//bit.ly/3g1DbK1

     

    Investigate:

    Family Wondering
    Bird Walk:

    Introduce the outdoor Family Wondering Bird Walk activity during a synchronous session.  

    PDF Version

    https:
    //bit.ly/3jRul2D

     

    Google Doc Version (must save copy to your own Google space.)

    https:
    //bit.ly/3jTafVR

     

    Preview the data collection sheet, and fill in one or two examples using our eagle and hummingbird videos as a class. (Rewatch the videos; examples of data shown below.)

     

    Students should complete this activity and collect observations asynchronously.

    Jamboard for recording. Make a slice for each student.

    https:
    //bit.ly/3g1DbK1

    Example data from Teachers in Workshop: https:
    //bit.ly/3iHUiSR

    EXTENSION option: If students want to do more, students can choose a bird-related live cam: https:
    //explore.org/
    livecams

    https:
    //explore.org/
    livecams/birds
    /

     

    NOTE:  If students don’t have access to a printer or printed handouts sent home, take time during class to have them set up the data collection form in a notebook or on paper.

     

    Data Analysis:

    Data is shared

    The class creates a class data set of the observations collected by the various families.

    What birds did we predict live near or around our homes?

    What birds did we actually observe?

    What parts of the environment did you think provided for the birds needs?

     

    Example Analysis Sheet:

    https:
    //bit.ly/3CPmfjP

     

    Reading options

    (CHOICE BOARD, teacher-facing part connects to learning goal; student facing part is about the general content of the article)

     

    Students read an article and then think about the needs of birds surfaced in the reading. They can add these ideas to their initial models using the sentence prompts. Ideas surfaced during data sharing should also be added

     

    Teacher facing Choice Board of NewsELA Options:

    https:
    //bit.ly/3yUlmnA

     

    (A free NewsELA account is needed to access these articles, which are available at several reading levels)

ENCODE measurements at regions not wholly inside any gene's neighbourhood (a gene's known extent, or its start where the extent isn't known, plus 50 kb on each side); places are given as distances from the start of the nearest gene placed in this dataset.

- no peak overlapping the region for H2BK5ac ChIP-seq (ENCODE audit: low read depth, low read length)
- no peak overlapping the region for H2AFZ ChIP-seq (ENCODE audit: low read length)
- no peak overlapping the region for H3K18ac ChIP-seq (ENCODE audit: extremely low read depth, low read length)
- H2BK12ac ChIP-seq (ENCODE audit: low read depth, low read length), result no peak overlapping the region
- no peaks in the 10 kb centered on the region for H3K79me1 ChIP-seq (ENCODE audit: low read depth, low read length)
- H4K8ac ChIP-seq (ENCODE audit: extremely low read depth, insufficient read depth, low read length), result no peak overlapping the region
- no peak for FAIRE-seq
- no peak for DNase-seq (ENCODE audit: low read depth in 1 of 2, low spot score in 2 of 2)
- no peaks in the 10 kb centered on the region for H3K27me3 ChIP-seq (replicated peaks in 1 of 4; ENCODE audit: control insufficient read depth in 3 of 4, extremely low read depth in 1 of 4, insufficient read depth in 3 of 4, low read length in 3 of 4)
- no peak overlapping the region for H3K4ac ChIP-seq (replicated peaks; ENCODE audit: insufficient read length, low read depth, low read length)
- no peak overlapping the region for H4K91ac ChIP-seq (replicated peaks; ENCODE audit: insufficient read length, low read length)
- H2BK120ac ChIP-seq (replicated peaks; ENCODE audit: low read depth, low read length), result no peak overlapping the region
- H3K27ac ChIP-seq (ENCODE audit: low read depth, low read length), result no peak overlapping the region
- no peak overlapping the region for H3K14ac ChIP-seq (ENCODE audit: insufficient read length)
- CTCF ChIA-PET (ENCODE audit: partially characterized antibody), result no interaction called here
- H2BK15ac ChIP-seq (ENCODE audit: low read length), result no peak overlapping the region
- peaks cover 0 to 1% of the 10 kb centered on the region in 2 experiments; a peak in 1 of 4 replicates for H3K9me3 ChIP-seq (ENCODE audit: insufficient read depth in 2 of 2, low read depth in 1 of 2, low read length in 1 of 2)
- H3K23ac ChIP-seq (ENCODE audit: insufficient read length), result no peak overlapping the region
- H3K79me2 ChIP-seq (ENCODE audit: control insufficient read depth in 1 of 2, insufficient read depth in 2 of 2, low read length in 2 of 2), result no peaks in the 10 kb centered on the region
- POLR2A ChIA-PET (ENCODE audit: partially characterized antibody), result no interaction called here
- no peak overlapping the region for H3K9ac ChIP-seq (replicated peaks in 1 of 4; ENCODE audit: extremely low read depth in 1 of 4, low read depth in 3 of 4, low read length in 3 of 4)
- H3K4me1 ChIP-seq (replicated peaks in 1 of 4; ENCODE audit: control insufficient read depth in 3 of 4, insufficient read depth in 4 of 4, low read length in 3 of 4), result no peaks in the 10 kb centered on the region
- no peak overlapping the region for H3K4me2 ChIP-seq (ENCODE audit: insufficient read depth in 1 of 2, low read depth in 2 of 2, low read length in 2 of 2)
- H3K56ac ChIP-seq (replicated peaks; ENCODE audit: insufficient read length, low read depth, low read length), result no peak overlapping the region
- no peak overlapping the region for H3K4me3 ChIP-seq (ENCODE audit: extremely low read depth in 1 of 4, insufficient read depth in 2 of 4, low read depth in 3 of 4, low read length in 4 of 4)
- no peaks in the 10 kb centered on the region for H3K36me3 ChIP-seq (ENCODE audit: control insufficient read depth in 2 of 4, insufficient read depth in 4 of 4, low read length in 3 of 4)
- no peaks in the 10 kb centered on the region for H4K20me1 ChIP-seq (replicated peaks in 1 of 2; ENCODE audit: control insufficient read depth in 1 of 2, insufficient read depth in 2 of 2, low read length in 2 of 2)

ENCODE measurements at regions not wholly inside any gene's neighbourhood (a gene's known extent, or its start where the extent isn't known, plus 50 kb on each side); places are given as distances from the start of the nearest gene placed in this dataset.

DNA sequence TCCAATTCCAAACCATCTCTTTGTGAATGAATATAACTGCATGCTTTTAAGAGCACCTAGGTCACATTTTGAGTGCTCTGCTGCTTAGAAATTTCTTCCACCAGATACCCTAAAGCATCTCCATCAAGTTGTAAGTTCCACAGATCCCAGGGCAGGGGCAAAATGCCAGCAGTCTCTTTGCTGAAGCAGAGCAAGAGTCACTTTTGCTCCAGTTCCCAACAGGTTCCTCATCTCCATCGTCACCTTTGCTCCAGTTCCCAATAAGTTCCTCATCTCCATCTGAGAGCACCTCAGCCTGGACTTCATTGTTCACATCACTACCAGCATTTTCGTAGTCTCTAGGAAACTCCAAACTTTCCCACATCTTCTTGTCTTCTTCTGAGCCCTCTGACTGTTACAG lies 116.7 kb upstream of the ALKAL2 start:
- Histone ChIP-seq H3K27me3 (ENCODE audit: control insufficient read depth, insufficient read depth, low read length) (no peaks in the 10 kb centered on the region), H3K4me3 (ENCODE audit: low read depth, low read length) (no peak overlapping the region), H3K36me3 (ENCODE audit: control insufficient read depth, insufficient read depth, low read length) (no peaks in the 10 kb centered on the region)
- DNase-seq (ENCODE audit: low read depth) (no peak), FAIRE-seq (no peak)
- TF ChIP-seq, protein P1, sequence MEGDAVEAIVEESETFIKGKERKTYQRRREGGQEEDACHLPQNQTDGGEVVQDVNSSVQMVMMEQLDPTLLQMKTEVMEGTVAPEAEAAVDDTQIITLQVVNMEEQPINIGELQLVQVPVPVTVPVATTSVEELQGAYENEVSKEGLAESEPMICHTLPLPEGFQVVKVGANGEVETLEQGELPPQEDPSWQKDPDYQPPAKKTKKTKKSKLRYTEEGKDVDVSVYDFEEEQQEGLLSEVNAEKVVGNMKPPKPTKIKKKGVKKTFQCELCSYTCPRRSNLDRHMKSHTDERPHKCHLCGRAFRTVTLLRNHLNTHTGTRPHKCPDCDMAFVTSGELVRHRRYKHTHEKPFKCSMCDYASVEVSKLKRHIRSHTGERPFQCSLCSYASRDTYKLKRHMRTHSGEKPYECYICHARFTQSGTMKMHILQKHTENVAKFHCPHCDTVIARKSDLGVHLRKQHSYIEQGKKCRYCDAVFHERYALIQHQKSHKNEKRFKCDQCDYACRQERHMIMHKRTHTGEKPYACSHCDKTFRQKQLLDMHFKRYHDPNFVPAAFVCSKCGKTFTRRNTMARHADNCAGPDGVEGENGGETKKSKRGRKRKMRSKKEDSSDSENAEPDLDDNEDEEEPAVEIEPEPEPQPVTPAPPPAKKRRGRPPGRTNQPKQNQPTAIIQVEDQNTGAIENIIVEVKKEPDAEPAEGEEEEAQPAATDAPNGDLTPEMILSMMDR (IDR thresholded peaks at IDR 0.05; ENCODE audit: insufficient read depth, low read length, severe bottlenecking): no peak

Putting the Pieces Together

    Choose a bird...go visual...support it with evidence.

     

    Pick a bird species that lives in your community. It can be one you have observed or a bird you know lives in WA State.


    Go visual - Make a Bird Board model that illustrates the needs of that bird (habitat- food) and its relationships to other species.

    Examples:

    Drawin (Bald Eagle)

    https:
    //bit.ly/3CU2LL5

    Jamboard (Hummingbird)

    https:
    //bit.ly/3AH0iS6

     

    Gallery walk - compare contrast needs of Birds

     

    Assessment: Each student picks a different bird board and write a paragraph explaining how that bird’s need are different than their bird’s needs and how it meets them in different ways.

    Family and Community Connections

    Home Connections

     

    Ask a family member to help you think about the birds that live around your home and community. Make a list of these ideas on the provided Jamboard Discuss what you think these birds need to survive.  

    https://bit.ly/3AFt1qn

    Investigation done with Family at home.

    Do you know anyone who works outside or spends a lot of time outside?  Interview them about the most interesting birds they have seen or the most interesting things they have seen a bird doing.

     

    Technology Considerations

     

    Technology

    Provide students with links to the videos and Google Jamboard for launching storyline.

     

     

     

    Students collect and share data from their Family Wondering Bird Walk via images (if possible) to a separate Jamboard.

    Newsela articles are shared. This can be done for follow-up asynchronous work.

     

    Storyline Launch →  →  →  →  →  →  →   Investigating → →  →  →  →   →  →  →  Sensemaking

     

    Materials

    Standards Alignment

    This document lists the Science standards that are/can be addressed with these materials at the Third, Fourth and Fifth Grade levels.